In order to satisfy the reporting requirements, the employer is required to give “adequate notice” to the card issuer. (15 USC 1643) This is typically interpreted to be a short time period, and developed out of the common law checking requirement to inspect monthly statements.
The key decision discussing the timely reporting issue is Minskoff v. American Express Travel Related Services Company, Inc. (98 F.3d 703 (2nd Cir. 1996).) Minskoff maintained a business card account with American Express. One card was issued, in Minskoff’s name only. Minskoff hired a personal assistant who, without Minskoff’s authority or knowledge, obtained a supplemental card in her name. Between August 1992 and November 1993, 16 monthly statements were sent to Minskoff reflecting charges of approximately $250,000 initiated by the assistant, compared to the mere $10,000 initiated by Minskoff.
Under TILA, the court held that Minskoff was not liable for the assistant’s opening of the supplemental account. However, Minskoff was liable for all activity after the first monthly statement was provided. The court held that Minskoff had a duty to inspect his statements. The court noted that “[n]othing in the TILA suggests that Congress intended to sanction intentional or negligent conduct by the cardholder that furthers the fraud or theft of an unauthorized card user.” The statements clearly showed that a supplemental card had been issued in the assistant’s name, and itemized the charges initiated by the assistant. Therefore, after Minskoff received the first statement, he was in the better position to detect the fraud, given that all he had to do was timely review his monthly statements.
Another more recent case that applies the Minskoff rationale is Carrier v. Citibank (South Dakota), N.A., 180 Fed.Appx. 286 (2d Cir. 2006). In Carrier, an employer failed to review his charge card statements and checks presented to him by his secretary, and therefore failed to notice that each statement included personal charges incurred by his secretary. Applying Minskoff, the court held that the employer’s failure to examine credit card statements that could have revealed the fraudulent use “constitutes a negligent omission.”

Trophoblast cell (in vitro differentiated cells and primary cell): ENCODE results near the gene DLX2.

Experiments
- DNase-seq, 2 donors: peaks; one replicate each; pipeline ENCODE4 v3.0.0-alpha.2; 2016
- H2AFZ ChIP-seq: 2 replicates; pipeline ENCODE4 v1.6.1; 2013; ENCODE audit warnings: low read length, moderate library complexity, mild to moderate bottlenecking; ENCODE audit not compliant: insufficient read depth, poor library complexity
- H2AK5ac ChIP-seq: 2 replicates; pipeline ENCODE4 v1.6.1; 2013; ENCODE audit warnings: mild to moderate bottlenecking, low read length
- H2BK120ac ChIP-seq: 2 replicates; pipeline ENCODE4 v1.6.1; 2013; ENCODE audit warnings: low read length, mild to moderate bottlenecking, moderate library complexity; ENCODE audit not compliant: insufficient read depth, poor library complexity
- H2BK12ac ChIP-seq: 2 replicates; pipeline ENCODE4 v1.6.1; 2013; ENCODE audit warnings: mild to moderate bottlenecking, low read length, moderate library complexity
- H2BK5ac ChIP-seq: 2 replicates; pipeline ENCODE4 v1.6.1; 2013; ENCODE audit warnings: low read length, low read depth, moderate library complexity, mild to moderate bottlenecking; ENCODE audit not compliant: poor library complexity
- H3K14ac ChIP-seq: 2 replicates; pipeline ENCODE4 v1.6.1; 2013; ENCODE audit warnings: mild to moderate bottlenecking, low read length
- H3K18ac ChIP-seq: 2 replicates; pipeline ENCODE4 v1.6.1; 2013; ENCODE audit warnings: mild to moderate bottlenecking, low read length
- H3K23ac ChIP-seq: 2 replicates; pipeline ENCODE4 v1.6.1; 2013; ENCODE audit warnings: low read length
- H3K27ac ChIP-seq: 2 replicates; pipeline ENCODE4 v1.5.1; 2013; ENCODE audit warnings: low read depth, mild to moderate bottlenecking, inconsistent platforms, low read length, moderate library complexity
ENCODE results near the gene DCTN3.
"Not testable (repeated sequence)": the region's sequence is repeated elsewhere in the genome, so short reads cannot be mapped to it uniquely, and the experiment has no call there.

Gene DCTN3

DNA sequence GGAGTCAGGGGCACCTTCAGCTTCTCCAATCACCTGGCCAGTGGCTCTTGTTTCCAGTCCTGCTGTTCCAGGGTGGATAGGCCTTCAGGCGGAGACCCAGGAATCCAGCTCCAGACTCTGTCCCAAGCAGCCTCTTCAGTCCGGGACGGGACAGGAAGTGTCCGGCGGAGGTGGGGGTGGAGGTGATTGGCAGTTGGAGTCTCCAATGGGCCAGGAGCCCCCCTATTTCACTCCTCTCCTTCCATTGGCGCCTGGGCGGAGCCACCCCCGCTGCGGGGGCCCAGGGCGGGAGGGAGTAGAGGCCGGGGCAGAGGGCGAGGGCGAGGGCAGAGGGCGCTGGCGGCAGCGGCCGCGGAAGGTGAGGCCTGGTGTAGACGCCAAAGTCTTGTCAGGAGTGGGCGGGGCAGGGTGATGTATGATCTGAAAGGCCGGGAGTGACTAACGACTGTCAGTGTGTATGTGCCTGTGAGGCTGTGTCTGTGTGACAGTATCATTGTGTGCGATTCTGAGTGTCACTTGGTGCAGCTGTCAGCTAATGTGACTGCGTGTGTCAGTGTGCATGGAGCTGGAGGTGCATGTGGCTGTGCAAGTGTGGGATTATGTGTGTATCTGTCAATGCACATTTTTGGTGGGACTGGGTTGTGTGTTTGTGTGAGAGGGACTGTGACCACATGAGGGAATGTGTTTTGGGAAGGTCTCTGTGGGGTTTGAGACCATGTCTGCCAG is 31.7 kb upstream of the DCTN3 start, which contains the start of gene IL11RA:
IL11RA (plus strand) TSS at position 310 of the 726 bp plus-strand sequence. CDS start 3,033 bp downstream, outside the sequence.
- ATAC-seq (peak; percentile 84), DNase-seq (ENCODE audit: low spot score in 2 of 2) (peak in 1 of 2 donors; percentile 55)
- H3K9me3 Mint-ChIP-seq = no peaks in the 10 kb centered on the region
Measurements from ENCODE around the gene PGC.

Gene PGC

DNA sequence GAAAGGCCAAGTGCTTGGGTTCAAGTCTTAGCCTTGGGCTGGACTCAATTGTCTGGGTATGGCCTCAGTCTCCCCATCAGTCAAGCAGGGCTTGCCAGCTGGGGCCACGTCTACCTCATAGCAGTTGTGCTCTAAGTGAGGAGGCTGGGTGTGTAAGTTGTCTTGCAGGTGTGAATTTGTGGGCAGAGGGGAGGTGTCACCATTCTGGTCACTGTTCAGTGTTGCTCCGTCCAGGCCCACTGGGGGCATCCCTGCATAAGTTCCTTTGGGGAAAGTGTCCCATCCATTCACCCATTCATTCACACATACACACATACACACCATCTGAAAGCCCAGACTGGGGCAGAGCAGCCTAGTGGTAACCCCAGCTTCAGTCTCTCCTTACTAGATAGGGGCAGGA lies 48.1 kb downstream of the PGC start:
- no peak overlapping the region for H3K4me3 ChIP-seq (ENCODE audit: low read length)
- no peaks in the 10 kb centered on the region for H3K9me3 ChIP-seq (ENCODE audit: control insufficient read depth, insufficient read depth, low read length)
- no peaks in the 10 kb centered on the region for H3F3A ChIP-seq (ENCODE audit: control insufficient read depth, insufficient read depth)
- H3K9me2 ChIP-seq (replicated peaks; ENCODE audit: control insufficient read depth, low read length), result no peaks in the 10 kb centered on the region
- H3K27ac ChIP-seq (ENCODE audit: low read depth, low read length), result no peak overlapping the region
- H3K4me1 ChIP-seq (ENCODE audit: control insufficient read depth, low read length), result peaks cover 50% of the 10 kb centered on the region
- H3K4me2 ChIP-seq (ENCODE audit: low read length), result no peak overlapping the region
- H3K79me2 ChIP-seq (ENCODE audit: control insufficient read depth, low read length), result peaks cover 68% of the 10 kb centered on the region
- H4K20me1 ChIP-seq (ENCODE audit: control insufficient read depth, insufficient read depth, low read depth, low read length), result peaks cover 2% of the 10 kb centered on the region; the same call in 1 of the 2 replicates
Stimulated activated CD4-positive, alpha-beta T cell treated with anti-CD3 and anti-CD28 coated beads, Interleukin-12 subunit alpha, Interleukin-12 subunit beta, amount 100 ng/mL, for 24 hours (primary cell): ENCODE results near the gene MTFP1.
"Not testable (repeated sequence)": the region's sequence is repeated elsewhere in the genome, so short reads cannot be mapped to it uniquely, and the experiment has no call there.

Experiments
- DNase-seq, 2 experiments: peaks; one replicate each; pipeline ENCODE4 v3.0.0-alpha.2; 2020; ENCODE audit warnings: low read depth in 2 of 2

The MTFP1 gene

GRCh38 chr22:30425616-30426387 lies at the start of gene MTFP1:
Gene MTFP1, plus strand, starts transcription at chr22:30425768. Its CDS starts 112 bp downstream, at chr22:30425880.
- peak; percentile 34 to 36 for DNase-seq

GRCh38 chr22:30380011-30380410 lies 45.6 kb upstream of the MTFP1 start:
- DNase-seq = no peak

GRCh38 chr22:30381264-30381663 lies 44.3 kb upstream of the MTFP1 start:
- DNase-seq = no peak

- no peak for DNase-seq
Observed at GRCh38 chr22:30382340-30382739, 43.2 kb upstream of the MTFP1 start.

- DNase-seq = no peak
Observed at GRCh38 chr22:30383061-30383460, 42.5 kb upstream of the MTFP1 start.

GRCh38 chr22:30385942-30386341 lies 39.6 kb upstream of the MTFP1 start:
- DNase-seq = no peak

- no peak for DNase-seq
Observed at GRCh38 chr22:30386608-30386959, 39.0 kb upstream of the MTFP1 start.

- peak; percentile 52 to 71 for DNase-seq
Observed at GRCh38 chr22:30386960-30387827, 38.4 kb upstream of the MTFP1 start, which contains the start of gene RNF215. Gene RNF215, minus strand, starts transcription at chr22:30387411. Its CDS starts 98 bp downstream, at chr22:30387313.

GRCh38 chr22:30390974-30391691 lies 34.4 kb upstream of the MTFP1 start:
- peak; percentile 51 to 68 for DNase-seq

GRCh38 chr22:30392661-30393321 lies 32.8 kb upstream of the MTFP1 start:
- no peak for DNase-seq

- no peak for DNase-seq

If the employer is able to establish timely notice, the defense will then shift to whether or not the use was “unauthorized.” As defined by TILA, the term “unauthorized use” means “use of a credit card by a person other than the cardholder who does not have actual, implied, or apparent authority for such use and from which the cardholder receives no benefit.” ( Italics added; 15 USC 1602(o) ). In turn, “cardholder” is defined as “any person to whom a credit card is issued or any person who has agreed with the card issuer to pay obligations arising from the issuance of a credit card to another person.” (15 USC 1602(m).)
For charge activity to be “authorized,” the specific activity need not be expressly authorized by the employer. Rather, the authority can be implied or apparent. Implied or apparent authority arises from the employer’s failure to timely report the usage and/or upon payment of charges initiated by the employee.
Further developing the concepts laid out in Minskoff, the court in DBI Architects, P.C. v. American Express Travel Related Services Company, Inc., (388 F.3d 886 (U.S.App.D.C. 2004)) held that repeated payment of monthly charges without protest constitutes apparent authority. In DBI Architects, DBI hired an accounting manager who controlled accounts receivable and accounts payable, and was entrusted with the duty of affixing authorized signatures to checks and other documents. As in Minskoff, the accounting manager added herself as a supplemental cardholder without the knowledge of DBI. From August 2001 through May 2002, the accounting manager charged a total of $134,000 in charges on DBI’s account.